Tuesday, June 17, 2008

Plastic Diode Lasers may be on the Horizon

The light from a diode laser is created by passing an electrical current through 2 dissimilar inorganic semiconductor materials. This approach has worked well over the years, but it has been limiting in the spectrum that can be emitted.

Now scientists are looking into a material called polydioctylfluorene that may change things. It seems that most plastics cannot support the continuous electrical charge passing through them to create a laser light wavelength, but polydioctylfluorene is showing great promise. The material emits light in the blue range and is 200 more times more efficient than previous materials.

From The Imperial College of London web site:

Conventional electrically-powered laser diodes used in everyday consumer goods like DVD players are currently based on inorganic semiconductor materials such as gallium arsenide, gallium nitride and related alloys. The term 'semiconductor' describes the material’s ability to pass an electric current, which lies somewhere between that of a metallic conductor and that of an insulator.

In the case of a laser diode, the current comprises positive and negative charges that combine inside the material and produce the initial light required to begin the lasing process. If the initial light can be forced to pass back and forth through the semiconducting material many times, in a way that amplifies its strength on each pass, then after a short time a spectrally narrow, intense and directional laser beam emerges.


The last two decades have seen tremendous developments in new organic-molecule-based semiconductors, including a special class of plastics. Many important devices based on such plastics have successfully been developed, including light emitting diodes for displays and lighting, field effect transistors for electrical circuits, and photodiodes for solar energy conversion and light detection. However, despite over a decade of worldwide research, plastic laser diodes remain the only major device type not yet demonstrated.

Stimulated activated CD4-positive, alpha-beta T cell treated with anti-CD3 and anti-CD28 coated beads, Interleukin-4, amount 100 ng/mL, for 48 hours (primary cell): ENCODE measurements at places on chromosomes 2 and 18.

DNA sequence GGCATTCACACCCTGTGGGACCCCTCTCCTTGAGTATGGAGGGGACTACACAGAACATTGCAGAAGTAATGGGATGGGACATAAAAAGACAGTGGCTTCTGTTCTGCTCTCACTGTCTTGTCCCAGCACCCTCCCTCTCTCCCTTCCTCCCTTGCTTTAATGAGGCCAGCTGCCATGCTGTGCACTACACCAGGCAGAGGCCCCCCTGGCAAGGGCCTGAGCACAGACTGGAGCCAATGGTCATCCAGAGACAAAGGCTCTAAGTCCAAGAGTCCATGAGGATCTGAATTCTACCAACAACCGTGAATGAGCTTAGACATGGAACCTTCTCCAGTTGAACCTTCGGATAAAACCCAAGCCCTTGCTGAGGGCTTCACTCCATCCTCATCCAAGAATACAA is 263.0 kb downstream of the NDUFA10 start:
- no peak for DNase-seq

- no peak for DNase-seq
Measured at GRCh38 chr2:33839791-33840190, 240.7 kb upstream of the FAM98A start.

One of the main stumbling blocks is that, until now, it was widely considered that plastic semiconductor laser diodes would be impossible to produce because scientists had not found or developed any plastics that could sustain a large enough current whilst also supporting the efficient light emission needed to produce a laser beam.

Now a team of Imperial physicists, publishing their findings in Nature Materials in April, have done just that. The plastics studied, synthesised by the Sumitomo Chemical Company in Japan, are closely related to PFO, an archetype blue-light emitting material. By making subtle changes in the plastic's chemical structure the researchers produced a material that transports charges 200 times better than before, without compromising its ability to efficiently emit light - indeed the generation of laser light was actually improved.

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